When faced with two choices, simply toss a coin. It works not because it settles the question for you. But because in that brief moment while the coin is in the air. You suddenly know what you are hoping for.
17 REPLIES
Community Veteran
Posts: 3,486
Registered: 02-10-2008

Re: Hollywood romanticising

The worse Hollywood untruth is their film about the submarine that captured the German Enigma encryption machine . The Hollywood version has a USN submarine doing it when in fact it was a RN submarine.
And although I lik the band of Brothers film - it just seems to portray the US forces winning the war almost alone and they just portray our paras as fools.
There's a new Dam busters film being made - and although it should be a lot better with Computer Graphics etc - one wonders how it will portray the crews
Community Veteran
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Registered: 12-08-2007

Re: Hollywood romanticising

And the recent example of their involvement in D Day without mentioning the Brits.
pierre_pierre
Grafter
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Registered: 30-07-2007

Re: Hollywood romanticising

thought that was the toads frogs French
Community Veteran
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Registered: 12-08-2007

Re: Hollywood romanticising

We're talking about Hollywood's portrayal of the event in such movies as 'Saving Private Ryan'.
pierre_pierre
Grafter
Posts: 19,757
Registered: 30-07-2007

Re: Hollywood romanticising

that wasnt recent it was 11 years ago
Community Veteran
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Registered: 12-08-2007

Re: Hollywood romanticising

Still relevant to the question. 
Community Veteran
Posts: 7,149
Thanks: 51
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Registered: 30-08-2007

Re: Hollywood romanticising

Not sure that "recent" was mentioned. The date for the Dambusters film varies from 1952, 54, 55 depending which account you read.
Experience; is something you gain, just after you needed it most.

When faced with two choices, simply toss a coin. It works not because it settles the question for you. But because in that brief moment while the coin is in the air. You suddenly know what you are hoping for.
pierre_pierre
Grafter
Posts: 19,757
Registered: 30-07-2007

Re: Hollywood romanticising

Quote from: artmo
And the recent example of their involvement in D Day without mentioning the Brits.
Community Veteran
Posts: 7,149
Thanks: 51
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Registered: 30-08-2007

Re: Hollywood romanticising

Many of the British war films that followed quite soon after the second world war were "romanticised" in a quite different way to the American disregard for anybody else's efforts. Many were produced with pressure to have a post-war feel-good factor.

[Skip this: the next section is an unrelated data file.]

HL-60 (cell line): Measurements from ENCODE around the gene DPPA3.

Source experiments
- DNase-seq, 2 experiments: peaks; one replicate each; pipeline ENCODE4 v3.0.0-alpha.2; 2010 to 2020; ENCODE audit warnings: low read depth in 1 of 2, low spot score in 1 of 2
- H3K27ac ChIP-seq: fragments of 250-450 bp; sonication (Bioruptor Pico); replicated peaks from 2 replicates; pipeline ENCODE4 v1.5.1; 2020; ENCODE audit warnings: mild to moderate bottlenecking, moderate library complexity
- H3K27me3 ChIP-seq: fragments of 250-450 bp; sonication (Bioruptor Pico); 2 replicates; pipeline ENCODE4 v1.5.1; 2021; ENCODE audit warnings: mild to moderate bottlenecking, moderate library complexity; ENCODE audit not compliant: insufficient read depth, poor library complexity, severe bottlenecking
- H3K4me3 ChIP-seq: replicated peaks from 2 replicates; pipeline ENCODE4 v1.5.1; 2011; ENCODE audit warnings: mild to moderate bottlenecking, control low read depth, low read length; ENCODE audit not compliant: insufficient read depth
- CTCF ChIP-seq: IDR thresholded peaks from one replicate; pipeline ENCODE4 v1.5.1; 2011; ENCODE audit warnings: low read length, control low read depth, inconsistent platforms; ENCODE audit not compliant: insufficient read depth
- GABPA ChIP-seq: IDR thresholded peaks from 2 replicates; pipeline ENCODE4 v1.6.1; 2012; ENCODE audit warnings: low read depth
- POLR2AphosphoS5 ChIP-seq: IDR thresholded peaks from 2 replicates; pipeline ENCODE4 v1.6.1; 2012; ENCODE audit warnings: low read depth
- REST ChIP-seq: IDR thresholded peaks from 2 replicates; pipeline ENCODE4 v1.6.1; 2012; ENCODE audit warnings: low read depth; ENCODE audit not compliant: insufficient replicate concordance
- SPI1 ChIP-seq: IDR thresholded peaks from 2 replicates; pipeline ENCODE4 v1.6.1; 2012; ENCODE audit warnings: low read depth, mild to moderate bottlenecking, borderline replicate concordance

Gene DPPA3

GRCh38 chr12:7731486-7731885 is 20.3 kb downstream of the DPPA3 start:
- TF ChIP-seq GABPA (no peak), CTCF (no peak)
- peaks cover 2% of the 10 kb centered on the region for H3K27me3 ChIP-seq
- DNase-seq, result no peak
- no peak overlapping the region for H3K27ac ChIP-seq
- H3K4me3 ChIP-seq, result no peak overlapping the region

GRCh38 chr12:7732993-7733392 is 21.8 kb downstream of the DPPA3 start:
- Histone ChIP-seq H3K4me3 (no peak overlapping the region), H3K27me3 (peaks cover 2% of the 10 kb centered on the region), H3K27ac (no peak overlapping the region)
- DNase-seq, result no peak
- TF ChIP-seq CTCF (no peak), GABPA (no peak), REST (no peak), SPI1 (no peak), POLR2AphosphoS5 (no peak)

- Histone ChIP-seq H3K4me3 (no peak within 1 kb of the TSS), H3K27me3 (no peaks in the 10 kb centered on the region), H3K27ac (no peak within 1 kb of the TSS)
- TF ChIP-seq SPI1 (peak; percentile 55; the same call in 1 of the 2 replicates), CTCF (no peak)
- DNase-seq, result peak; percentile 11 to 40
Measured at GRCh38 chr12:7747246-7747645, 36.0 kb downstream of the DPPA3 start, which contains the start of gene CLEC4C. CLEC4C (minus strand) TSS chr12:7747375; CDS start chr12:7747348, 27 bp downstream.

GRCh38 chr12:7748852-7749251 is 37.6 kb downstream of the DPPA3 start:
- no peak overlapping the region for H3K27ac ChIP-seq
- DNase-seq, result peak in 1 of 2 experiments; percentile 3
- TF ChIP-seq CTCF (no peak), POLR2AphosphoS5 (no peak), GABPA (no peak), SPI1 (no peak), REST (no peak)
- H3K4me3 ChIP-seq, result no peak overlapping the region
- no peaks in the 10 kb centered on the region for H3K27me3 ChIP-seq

Experience; is something you gain, just after you needed it most.

When faced with two choices, simply toss a coin. It works not because it settles the question for you. But because in that brief moment while the coin is in the air. You suddenly know what you are hoping for.
Community Veteran
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Registered: 10-08-2007

Re: Hollywood romanticising

As a genre, the early westerns were a long way of reality and highly romanticised. However the wholesale genocide and displacement of the native Americans would not have made good viewing I suppose.
Having said that I love the old cowboy films, I liked John Wayne the best as a cowboy not in the war films.
Community Veteran
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Registered: 12-08-2007

Re: Hollywood romanticising

Quote from: pierre_pierre
Quote from: artmo
And the recent example of their involvement in D Day without mentioning the Brits.


My use of the word 'recent' referred to last week's event in France not the movie.  I was answering Petlew's original post.  Do try and keep up in the back Wink
Community Veteran
Posts: 18,543
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Registered: 12-08-2007

Re: Hollywood romanticising

On a purely commercial note, producers require an American bias to attract US audiences and a return on their investment.
Community Veteran
Posts: 7,149
Thanks: 51
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Registered: 30-08-2007

Re: Hollywood romanticising

Quote from: artmo
I was answering Petlew's original post.  Do try and keep up in the back Wink

Careful artmo, you'll be accused of staying on-topic. Now you wouldn't want a reputation like that now would you!!
Experience; is something you gain, just after you needed it most.

When faced with two choices, simply toss a coin. It works not because it settles the question for you. But because in that brief moment while the coin is in the air. You suddenly know what you are hoping for.
pierre_pierre
Grafter
Posts: 19,757
Registered: 30-07-2007

Re: Hollywood romanticising

well in the distant past the driver was in the back